Tag Archives: yelp

Cloudflare, Cloudbleed – or 3,400 reasons of shit happens


Over the course of the last six months, Cloudflare bled a lot of sensitive data. The reason? A bug in its HTML-Parser that in the end impacted millions of websites. Beside other things, they offer DDoS protection and a CDN service. Due to the massiv amount of affected websites its a rather important issue and it’s […]

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Hackers-For-Hire: It’s This Cheap to Hack Your Account

That’s only partly true. Business Insider released an interesting list that tells you how much it costs to get different accounts hacked. According to the page hacking a generic website is quite expensive when compared to the other options: You’ll have to pay as much as $2000 to get it done. Getting Facebook account access is a lot cheaper with only $350 and the one for Gmail would only cost you $90. One popular hacker apparently even offers to boost Yelp reviews!

Let’s face it. If you know the right search terms you’ll be able to find almost everything. “While it’s well-known that the dark web offers black market marketplaces for things like drugs and firearms, so too are there places where hackers offer up their skills for a fee. These hackers-for-hire offer a wide-ranging menu of services, many of which are likely not legal, “ writes Business Insider, and one of the pages offering some of the services reads: “Hiring a hacker shouldn’t be a difficult process, we believe that finding a trustworthy professional hacker for hire should be a worry free and painless experience.”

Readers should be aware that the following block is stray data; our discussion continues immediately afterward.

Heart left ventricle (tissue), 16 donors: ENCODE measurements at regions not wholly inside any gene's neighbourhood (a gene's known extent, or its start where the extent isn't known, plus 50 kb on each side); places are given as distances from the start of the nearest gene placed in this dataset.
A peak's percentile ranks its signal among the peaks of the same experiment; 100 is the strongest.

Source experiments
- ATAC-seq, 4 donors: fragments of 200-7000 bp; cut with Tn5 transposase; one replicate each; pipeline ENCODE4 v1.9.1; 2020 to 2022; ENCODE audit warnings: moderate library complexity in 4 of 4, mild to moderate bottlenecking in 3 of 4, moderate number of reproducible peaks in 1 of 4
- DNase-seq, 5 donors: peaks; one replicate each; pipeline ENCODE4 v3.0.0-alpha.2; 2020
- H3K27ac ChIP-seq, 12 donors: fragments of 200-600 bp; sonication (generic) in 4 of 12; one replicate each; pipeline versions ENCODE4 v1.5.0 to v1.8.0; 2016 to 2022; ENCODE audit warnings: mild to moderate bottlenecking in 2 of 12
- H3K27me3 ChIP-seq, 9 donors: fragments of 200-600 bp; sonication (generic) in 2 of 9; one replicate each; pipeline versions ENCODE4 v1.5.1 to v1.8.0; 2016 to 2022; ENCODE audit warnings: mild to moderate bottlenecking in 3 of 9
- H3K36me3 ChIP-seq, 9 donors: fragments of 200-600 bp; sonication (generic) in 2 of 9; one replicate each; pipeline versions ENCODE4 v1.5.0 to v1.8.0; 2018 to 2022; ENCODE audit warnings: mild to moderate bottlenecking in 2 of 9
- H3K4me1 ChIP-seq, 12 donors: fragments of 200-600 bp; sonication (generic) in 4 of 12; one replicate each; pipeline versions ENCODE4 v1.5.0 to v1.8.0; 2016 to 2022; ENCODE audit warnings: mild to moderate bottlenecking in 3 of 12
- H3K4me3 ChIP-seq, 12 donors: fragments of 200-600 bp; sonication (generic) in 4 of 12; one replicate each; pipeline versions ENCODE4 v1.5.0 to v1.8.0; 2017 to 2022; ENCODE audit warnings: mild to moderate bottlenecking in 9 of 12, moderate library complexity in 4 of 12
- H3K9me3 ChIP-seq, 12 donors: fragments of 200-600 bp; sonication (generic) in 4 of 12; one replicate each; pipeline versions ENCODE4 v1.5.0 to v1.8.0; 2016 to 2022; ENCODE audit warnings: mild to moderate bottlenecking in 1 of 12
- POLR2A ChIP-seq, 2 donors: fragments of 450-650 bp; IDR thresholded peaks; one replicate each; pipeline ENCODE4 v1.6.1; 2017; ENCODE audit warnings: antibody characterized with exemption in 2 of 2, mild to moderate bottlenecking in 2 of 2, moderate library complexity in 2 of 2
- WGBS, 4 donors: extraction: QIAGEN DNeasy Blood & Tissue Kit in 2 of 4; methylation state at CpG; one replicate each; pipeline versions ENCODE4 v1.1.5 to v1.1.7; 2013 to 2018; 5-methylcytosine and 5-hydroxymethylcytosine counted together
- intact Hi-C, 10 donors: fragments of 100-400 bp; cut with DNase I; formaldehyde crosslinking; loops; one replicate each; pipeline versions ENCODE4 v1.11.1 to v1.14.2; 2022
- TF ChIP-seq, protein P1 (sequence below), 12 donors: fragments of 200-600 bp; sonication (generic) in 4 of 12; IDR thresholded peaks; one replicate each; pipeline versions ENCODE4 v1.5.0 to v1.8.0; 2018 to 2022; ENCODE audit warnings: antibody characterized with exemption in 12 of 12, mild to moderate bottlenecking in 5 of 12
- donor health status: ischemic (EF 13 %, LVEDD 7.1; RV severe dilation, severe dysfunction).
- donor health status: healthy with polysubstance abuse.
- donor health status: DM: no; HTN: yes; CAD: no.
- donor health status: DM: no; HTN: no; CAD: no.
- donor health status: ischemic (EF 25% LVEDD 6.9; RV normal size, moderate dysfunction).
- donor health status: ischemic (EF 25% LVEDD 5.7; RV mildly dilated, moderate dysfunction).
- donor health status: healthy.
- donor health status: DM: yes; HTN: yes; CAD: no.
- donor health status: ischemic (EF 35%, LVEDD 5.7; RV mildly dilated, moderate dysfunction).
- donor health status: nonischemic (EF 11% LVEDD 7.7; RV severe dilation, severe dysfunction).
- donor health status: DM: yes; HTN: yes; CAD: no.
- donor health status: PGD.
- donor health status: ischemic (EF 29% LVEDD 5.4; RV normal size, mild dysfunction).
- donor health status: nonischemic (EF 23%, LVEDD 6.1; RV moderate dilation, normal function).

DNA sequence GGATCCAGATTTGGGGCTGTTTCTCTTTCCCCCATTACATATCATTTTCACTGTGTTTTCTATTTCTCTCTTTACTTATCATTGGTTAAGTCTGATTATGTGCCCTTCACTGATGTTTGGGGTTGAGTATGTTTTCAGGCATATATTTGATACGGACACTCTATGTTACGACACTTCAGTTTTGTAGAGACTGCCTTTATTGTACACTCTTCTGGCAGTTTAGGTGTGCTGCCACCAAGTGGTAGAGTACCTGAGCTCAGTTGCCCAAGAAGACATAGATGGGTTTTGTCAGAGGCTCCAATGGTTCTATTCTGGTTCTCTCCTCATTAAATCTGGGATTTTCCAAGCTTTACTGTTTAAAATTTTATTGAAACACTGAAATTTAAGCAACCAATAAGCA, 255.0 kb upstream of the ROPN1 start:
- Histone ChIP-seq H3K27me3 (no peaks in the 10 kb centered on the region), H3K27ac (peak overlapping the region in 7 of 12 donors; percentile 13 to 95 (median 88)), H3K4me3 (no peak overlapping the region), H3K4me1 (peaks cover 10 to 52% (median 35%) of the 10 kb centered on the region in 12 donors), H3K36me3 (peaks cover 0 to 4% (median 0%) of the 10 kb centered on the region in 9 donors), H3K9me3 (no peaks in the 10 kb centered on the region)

Hacking as something for the mass market? Of course – hackers-for-hire would come in handy if you really need to break into your own accounts; but how often does that really happen? While the above site states in their Terms of Use that “you agree to act responsibly in a manner demonstrating the exercise of good judgment. For example and without limitation, you agree not to: violate any applicable law or regulation, infringe the rights of any third party, including, without limitation, intellectual property, privacy, publicity or contractual rights, etc.” one can only wonder how legitimate the requests made are in the end.

If there is one thing we can take from all of this, it’s that account safety should be takes more serious than ever.

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